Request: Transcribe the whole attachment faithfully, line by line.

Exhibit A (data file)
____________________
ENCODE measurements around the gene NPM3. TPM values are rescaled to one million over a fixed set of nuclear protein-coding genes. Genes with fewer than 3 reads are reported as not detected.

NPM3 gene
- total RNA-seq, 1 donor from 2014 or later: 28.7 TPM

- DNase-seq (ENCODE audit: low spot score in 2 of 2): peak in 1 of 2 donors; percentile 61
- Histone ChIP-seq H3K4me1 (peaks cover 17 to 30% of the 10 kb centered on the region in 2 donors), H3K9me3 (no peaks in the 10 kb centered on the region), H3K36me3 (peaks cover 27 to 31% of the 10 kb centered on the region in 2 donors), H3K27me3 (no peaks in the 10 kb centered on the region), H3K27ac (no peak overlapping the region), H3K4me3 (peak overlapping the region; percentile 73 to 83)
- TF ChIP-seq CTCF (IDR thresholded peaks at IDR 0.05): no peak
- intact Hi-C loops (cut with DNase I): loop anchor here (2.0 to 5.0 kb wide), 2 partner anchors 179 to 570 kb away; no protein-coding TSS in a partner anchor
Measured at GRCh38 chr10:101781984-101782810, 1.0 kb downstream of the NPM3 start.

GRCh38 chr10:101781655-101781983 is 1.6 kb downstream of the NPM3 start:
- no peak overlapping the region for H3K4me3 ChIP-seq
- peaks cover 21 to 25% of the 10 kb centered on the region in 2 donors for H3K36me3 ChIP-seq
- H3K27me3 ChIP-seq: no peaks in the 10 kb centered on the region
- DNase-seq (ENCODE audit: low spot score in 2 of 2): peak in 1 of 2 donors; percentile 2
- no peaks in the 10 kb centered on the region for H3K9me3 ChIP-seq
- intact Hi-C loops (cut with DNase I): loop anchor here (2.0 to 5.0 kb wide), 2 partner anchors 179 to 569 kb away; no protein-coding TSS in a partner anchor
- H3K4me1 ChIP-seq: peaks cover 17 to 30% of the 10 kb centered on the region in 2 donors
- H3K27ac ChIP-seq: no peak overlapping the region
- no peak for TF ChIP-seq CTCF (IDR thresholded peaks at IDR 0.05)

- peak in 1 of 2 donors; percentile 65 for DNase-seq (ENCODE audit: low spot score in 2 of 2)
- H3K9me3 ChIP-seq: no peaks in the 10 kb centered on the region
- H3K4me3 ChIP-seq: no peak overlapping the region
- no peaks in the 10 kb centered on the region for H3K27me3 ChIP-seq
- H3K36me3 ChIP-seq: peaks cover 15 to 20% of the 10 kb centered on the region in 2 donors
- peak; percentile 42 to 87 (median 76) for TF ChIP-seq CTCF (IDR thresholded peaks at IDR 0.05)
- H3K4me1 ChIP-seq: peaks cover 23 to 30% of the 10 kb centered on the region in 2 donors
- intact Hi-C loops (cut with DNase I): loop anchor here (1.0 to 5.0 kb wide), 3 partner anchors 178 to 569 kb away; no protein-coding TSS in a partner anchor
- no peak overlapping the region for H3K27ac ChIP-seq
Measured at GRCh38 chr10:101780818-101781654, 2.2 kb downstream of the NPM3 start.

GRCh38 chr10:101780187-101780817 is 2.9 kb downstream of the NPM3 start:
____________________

ENCODE measurements around the gene NPM3. TPM values are rescaled to one million over a fixed set of nuclear protein-coding genes. Genes with fewer than 3 reads are reported as not detected.

NPM3 gene
- total RNA-seq, 1 donor from 2014 or later: 28.7 TPM

- DNase-seq (ENCODE audit: low spot score in 2 of 2): peak in 1 of 2 donors; percentile 61
- Histone ChIP-seq H3K4me1 (peaks cover 17 to 30% of the 10 kb centered on the region in 2 donors), H3K9me3 (no peaks in the 10 kb centered on the region), H3K36me3 (peaks cover 27 to 31% of the 10 kb centered on the region in 2 donors), H3K27me3 (no peaks in the 10 kb centered on the region), H3K27ac (no peak overlapping the region), H3K4me3 (peak overlapping the region; percentile 73 to 83)
- TF ChIP-seq CTCF (IDR thresholded peaks at IDR 0.05): no peak
- intact Hi-C loops (cut with DNase I): loop anchor here (2.0 to 5.0 kb wide), 2 partner anchors 179 to 570 kb away; no protein-coding TSS in a partner anchor
Measured at GRCh38 chr10:101781984-101782810, 1.0 kb downstream of the NPM3 start.

GRCh38 chr10:101781655-101781983 is 1.6 kb downstream of the NPM3 start:
- no peak overlapping the region for H3K4me3 ChIP-seq
- peaks cover 21 to 25% of the 10 kb centered on the region in 2 donors for H3K36me3 ChIP-seq
- H3K27me3 ChIP-seq: no peaks in the 10 kb centered on the region
- DNase-seq (ENCODE audit: low spot score in 2 of 2): peak in 1 of 2 donors; percentile 2
- no peaks in the 10 kb centered on the region for H3K9me3 ChIP-seq
- intact Hi-C loops (cut with DNase I): loop anchor here (2.0 to 5.0 kb wide), 2 partner anchors 179 to 569 kb away; no protein-coding TSS in a partner anchor
- H3K4me1 ChIP-seq: peaks cover 17 to 30% of the 10 kb centered on the region in 2 donors
- H3K27ac ChIP-seq: no peak overlapping the region
- no peak for TF ChIP-seq CTCF (IDR thresholded peaks at IDR 0.05)

- peak in 1 of 2 donors; percentile 65 for DNase-seq (ENCODE audit: low spot score in 2 of 2)
- H3K9me3 ChIP-seq: no peaks in the 10 kb centered on the region
- H3K4me3 ChIP-seq: no peak overlapping the region
- no peaks in the 10 kb centered on the region for H3K27me3 ChIP-seq
- H3K36me3 ChIP-seq: peaks cover 15 to 20% of the 10 kb centered on the region in 2 donors
- peak; percentile 42 to 87 (median 76) for TF ChIP-seq CTCF (IDR thresholded peaks at IDR 0.05)
- H3K4me1 ChIP-seq: peaks cover 23 to 30% of the 10 kb centered on the region in 2 donors
- intact Hi-C loops (cut with DNase I): loop anchor here (1.0 to 5.0 kb wide), 3 partner anchors 178 to 569 kb away; no protein-coding TSS in a partner anchor
- no peak overlapping the region for H3K27ac ChIP-seq
Measured at GRCh38 chr10:101780818-101781654, 2.2 kb downstream of the NPM3 start.

GRCh38 chr10:101780187-101780817 is 2.9 kb downstream of the NPM3 start: